If you get your water from Las Virgenes Metropolitan Water District, you should have recently gotten a letter in the mail about water budgets and your allotment of water. LVMWD gets all of its water from Metropolitan Water District of So. California. MWD is cutting LVMWD’s supply by 20%, and that’s how much local area use must decrease by.

LVWMD is 2nd only to Beverly Hills in per capita water use in all of MWD. Westlake Village residents use a bit less than Agoura and Calabasas, but Westlake Village is also slightly cooler too.

Rather than an across the board 20% cut which would penalize those that are already water efficient, LVMWD chose to give an allotment to each household for indoor use, and then additional allotment based on property size. Commercial properties are reduced by a fixed percentage. The new program begins July 1, but you won’t pay your first bill on the new setup until September.

The surcharges for exceeding the budgeted amount are $3 per billing unit, but this is not about the money. LVMWD cannot get additional base allocations from MWD. And, the water shortage is not just about below average rainfall, but also it’s due to judicial limitations that severely limit the amount of water that can be transferred from North to South.

There are a variety of ways to reduce water usage, but the first focus is clearly outdoor irrigation. The key factor to look for is runoff. If you see runoff, you are definitely watering too much, but there are a number of other resources at:

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Each single family household gets 8 units of water per month (a unit is 748 gallons). But, the greatest use (70-98%) is use for irrigation. A quarter acre property would get 323 units of water per year (averaging almost 27 units per month). To put this in perspective, it is possible for a family of four, without being fanatical to use as little as 3 units per month for inside use. (Allotment varies from month to month based on seasonal needs: July/Aug are the greatest allotment.)

With 22,000 customers to analyze, LVMWD will be working from East to West in the district to prepare information on each property’s billing cycle allocation (e.g., how much water is allocated in each bi-monthly billing cycle). Depending on your location (Westlake Village will be towards the end since it is furthest West), sometime between July 1 and August 31, you will receive your list of month allocations.

For the larger properties, the allocation is not intended to provide enough water to irrigate the entire property, so there’s definitely a weighting towards the core of each property (e.g., the smaller end).

Many people are surprised by the lot sizes reflected by the LVMWD letters. Instead of trusting unreliable county records on lot sizes, LVMWD instead calculated based on parcel records the size of each property. The area calculated is only that part of the property that you own. For example, easements or other areas that you are responsible for maintaining are not included in the area calculation. It’s important to note, however, this is done in a consistent manner across the area that LVMWD serves.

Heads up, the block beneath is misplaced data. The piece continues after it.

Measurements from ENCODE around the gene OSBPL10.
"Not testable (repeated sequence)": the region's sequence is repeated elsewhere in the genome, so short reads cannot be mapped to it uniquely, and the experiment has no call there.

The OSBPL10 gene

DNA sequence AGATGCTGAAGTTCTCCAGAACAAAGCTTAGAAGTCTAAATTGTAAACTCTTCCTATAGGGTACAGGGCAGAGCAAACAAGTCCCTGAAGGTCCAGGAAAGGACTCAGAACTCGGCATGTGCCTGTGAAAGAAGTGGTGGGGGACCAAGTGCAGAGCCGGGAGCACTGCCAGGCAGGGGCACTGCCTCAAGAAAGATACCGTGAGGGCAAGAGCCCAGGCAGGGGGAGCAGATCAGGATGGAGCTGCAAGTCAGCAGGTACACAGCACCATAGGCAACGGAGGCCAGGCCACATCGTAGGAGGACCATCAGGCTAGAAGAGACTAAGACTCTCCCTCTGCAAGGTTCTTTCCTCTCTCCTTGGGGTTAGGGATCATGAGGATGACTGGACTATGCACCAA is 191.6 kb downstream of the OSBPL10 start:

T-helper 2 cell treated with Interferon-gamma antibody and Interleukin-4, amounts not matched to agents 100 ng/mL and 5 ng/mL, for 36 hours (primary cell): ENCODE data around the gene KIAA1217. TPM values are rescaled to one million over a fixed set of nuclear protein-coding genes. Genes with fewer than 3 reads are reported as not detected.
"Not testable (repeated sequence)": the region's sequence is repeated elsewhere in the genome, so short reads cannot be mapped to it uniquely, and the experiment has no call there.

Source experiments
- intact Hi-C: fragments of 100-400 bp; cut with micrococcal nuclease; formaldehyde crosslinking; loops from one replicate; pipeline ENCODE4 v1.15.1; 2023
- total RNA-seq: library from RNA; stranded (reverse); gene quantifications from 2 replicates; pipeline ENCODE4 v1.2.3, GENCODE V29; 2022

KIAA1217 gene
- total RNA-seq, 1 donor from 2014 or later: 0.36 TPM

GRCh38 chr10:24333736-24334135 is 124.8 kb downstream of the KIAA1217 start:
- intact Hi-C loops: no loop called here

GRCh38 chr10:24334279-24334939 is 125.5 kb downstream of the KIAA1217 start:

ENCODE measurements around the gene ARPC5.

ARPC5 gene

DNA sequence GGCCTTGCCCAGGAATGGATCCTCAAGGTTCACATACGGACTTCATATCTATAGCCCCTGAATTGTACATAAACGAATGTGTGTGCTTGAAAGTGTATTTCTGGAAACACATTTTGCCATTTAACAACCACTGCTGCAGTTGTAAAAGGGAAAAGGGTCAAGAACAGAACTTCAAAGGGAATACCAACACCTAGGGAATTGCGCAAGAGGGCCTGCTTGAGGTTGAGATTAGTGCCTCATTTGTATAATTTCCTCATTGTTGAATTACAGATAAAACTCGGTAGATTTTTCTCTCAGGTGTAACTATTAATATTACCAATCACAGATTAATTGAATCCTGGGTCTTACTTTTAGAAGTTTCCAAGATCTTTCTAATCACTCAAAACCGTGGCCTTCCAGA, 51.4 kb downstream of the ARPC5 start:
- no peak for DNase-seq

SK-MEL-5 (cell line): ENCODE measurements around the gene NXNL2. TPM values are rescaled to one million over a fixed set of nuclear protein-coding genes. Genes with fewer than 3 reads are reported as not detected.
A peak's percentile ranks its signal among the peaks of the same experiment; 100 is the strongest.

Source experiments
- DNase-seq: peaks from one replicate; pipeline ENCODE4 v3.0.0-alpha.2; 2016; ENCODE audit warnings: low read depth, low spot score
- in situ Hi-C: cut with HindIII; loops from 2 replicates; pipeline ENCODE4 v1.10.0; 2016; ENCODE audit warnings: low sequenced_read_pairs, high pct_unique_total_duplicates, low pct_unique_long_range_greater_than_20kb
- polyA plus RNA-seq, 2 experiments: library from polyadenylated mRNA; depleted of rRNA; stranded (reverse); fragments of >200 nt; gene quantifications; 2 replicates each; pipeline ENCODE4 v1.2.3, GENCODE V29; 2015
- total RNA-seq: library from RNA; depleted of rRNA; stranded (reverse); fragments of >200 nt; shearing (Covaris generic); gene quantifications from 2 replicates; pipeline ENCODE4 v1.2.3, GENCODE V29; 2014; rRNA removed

If your household has more than 4 people in it (no, household pets don’t count), you can contact LVMWD for additional allotment. If you own a horse, they also qualify for additional allotment.

One of the more interesting tools on the web site is to view your account at . Once you login (you’ll need your customer number and account number from your bill or letter), you can look at your â??Usage Historyâ?, and more specifically, do a Consumption Comparison. Here, you can compare your property to the average for your street, your region, or the entire city.

Inside your house, some of the biggest offenders are leaks, showers, and toilets. Even the smallest of leaks can add up to a considerable amount of water. And, the newer (newer meaning in the last 1-2 years) High Efficiency Toilets (HETs) save a considerable amount of water (and actually work as well). Unfortunately, all water conservation rebate programs are now suspended due to the state budget crisis. In addition, if you use the dish washer or washing machine without a full load, there’s considerable waste there.

Toilets may be leaking even if they don’t make noise. According to the LVMWD web site you can easily detect a leak using a simple methodology. â??If you use an automatic bowl-cleaning device, remove it. When all coloring is gone, you’re ready for the next step. At least 5 minutes after the last flush cycle, carefully remove the toilet tank cover. Gently add 4 to 5 drops of blue, green, or red food coloring into the tank (not the bowl). DO NOT FLUSH. Wait 10 to 15 minutes. If you find color in the bowl, there’s a leak.â?

Again, the first focus is landscaping. You should be using a Weather Based Irrigation Controller to water only when needed. And, you can get a lot more benefit out of regular, but shorter watering times. Runoff is the key flag to look for. Focus on minimizing the runoff by reducing the watering durations.

You may also want to look at reducing evaporation by installing a pressure regulator for your irrigation systems. Many homes only have a pressure regulator for the indoor use, not the irrigation system. Or, if you are so inclined, you can substantially reduce your water use by installing â??California Friendlyâ? plants. See

You can learn to read your water meter on the LVMWD web site at

LVMWD offers free consultation as to how you can further reduce your water consumption. Or, if you simply have any other questions, you can call LVMWD at 818-251-2190 between 8am-4pm workdays.